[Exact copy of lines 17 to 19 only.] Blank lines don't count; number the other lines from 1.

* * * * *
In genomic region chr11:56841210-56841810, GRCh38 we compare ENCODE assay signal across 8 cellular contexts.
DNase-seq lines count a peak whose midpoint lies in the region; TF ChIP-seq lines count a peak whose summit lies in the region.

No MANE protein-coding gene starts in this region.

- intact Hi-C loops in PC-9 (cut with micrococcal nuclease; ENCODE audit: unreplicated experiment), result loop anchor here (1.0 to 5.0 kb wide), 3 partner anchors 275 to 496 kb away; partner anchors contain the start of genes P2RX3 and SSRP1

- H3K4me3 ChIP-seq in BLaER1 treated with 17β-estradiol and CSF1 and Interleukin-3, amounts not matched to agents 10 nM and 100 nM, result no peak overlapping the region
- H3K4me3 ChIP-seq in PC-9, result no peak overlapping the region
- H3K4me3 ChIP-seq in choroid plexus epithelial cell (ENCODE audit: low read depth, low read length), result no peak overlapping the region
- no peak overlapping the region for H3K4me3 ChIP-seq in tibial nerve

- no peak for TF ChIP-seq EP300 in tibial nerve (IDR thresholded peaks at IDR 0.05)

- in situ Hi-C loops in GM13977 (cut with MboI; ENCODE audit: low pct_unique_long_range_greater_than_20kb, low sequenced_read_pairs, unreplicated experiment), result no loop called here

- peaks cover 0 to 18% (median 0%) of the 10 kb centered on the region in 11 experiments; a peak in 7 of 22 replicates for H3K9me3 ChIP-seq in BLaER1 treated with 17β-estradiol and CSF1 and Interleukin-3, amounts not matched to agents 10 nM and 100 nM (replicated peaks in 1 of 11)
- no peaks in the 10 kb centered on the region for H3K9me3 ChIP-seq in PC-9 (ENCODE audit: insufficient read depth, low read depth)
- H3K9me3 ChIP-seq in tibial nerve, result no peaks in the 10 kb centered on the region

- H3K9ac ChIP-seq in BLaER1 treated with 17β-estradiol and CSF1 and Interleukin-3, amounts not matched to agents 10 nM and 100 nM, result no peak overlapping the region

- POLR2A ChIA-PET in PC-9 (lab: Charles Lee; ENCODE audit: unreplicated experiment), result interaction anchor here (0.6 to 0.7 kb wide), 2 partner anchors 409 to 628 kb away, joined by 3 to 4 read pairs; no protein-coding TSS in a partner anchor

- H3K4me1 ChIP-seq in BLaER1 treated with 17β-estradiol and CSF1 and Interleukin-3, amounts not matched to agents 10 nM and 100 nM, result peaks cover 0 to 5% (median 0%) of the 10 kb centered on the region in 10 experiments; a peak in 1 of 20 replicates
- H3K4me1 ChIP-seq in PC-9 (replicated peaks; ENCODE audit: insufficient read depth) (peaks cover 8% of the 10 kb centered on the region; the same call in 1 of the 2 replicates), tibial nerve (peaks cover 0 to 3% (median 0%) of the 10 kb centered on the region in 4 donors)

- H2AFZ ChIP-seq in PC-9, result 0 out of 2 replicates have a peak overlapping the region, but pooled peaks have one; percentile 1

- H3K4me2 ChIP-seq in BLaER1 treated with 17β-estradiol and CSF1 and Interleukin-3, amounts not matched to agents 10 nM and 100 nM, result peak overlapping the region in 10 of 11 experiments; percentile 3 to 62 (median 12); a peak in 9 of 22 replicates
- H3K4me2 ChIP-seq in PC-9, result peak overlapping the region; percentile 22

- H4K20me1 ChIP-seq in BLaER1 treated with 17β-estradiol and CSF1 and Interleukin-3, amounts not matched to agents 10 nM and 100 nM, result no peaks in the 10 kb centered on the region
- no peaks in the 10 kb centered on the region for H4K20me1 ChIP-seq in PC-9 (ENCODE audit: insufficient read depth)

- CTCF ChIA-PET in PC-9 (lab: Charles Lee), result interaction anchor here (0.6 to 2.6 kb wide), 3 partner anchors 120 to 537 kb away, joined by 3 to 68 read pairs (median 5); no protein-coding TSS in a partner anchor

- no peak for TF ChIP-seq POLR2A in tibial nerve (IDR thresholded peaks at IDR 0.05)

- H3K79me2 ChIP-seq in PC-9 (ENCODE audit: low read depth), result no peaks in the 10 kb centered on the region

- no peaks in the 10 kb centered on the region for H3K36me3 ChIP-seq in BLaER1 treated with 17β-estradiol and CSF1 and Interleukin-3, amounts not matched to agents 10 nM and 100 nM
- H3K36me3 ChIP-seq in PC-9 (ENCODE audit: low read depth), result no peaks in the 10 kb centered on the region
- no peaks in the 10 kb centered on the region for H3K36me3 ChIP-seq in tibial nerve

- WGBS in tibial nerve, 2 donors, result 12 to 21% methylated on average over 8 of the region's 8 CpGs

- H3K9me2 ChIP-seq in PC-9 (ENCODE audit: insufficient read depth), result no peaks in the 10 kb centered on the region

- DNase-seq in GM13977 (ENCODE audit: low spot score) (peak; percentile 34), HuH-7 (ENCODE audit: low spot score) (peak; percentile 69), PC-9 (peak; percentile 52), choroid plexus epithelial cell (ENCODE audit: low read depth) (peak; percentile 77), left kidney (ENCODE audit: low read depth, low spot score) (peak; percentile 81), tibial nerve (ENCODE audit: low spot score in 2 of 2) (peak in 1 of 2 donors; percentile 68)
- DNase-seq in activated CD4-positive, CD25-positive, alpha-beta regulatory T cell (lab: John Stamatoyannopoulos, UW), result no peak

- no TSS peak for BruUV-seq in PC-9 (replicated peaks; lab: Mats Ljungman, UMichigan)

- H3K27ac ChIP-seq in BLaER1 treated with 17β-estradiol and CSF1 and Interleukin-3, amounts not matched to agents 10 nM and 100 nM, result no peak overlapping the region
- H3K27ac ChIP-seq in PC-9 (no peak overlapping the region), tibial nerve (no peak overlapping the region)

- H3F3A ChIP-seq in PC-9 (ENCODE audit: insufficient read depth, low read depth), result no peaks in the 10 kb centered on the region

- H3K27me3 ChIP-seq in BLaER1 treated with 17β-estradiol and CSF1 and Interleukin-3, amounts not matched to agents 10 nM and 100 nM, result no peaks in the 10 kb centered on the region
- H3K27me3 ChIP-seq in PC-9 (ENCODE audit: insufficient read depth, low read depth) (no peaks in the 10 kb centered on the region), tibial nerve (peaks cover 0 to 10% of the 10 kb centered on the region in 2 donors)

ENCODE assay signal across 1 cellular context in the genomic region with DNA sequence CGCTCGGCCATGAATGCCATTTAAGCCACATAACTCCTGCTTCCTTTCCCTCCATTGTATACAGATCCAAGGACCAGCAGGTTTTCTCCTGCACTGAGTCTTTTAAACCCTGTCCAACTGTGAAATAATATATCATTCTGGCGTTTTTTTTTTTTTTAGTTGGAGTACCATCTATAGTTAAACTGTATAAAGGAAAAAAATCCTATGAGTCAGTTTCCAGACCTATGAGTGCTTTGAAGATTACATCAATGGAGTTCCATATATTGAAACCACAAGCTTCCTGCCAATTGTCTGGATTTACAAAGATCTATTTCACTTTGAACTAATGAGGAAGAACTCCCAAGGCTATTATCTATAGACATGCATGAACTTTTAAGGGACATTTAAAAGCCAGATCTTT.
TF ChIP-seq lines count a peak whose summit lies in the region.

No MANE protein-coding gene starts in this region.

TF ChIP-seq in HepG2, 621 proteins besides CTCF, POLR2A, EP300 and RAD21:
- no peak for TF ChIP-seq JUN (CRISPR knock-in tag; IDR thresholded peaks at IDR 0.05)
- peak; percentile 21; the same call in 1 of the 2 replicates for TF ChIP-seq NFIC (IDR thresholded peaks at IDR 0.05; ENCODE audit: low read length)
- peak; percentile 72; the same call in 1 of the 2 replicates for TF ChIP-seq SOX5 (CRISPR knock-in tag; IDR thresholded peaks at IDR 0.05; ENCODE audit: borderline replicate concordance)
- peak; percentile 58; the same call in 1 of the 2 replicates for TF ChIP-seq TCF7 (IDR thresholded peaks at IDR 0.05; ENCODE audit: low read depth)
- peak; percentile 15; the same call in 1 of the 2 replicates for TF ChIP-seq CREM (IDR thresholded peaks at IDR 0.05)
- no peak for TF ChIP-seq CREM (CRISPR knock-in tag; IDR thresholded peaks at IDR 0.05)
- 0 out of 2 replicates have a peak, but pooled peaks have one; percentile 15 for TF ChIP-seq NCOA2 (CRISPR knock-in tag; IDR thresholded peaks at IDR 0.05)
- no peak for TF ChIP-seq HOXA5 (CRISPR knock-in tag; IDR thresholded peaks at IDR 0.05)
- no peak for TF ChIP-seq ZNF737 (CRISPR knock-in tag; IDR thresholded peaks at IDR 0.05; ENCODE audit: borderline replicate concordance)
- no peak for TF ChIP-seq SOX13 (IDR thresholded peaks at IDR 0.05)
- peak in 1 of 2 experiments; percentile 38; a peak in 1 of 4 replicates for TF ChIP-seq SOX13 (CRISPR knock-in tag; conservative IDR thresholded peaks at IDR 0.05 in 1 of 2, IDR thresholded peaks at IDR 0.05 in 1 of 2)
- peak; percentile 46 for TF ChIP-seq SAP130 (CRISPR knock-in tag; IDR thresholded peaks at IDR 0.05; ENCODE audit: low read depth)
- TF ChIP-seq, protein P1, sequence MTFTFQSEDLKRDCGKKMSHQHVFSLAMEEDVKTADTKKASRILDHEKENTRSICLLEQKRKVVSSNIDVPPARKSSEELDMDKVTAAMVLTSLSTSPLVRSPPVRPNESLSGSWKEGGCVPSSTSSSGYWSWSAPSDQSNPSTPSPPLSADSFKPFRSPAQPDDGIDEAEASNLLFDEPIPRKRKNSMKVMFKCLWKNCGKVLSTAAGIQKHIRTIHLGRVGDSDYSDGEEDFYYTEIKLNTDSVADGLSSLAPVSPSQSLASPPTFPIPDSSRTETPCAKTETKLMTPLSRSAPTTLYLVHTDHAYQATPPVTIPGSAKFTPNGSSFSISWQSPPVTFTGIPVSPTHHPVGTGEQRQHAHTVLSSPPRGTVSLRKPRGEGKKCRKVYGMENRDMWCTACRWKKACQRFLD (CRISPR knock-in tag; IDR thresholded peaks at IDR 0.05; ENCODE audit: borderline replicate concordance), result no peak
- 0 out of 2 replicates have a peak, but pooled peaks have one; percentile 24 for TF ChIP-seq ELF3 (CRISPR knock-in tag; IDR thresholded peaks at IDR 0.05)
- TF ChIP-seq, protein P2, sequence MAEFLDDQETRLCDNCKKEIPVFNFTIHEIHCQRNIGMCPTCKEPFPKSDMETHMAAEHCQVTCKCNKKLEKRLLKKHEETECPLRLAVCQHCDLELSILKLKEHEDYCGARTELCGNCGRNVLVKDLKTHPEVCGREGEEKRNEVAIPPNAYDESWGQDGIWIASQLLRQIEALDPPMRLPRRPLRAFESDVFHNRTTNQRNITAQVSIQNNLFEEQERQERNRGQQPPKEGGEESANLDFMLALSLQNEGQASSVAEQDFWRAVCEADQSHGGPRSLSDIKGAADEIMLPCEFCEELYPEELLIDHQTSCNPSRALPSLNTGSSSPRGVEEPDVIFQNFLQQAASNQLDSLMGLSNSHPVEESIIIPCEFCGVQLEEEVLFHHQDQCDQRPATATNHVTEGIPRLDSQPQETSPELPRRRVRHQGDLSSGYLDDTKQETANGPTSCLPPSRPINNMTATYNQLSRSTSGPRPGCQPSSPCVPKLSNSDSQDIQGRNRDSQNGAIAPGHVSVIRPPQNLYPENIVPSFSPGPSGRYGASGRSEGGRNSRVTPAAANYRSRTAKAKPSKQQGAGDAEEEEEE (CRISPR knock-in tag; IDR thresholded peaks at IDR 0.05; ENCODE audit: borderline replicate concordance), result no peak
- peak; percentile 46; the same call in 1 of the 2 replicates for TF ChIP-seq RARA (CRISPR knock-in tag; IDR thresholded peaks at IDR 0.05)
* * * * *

- H3K4me1 ChIP-seq in PC-9 (replicated peaks; ENCODE audit: insufficient read depth) (peaks cover 8% of the 10 kb centered on the region; the same call in 1 of the 2 replicates), tibial nerve (peaks cover 0 to 3% (median 0%) of the 10 kb centered on the region in 4 donors)

- H2AFZ ChIP-seq in PC-9, result 0 out of 2 replicates have a peak overlapping the region, but pooled peaks have one; percentile 1

- H3K4me2 ChIP-seq in BLaER1 treated with 17β-estradiol and CSF1 and Interleukin-3, amounts not matched to agents 10 nM and 100 nM, result peak overlapping the region in 10 of 11 experiments; percentile 3 to 62 (median 12); a peak in 9 of 22 replicates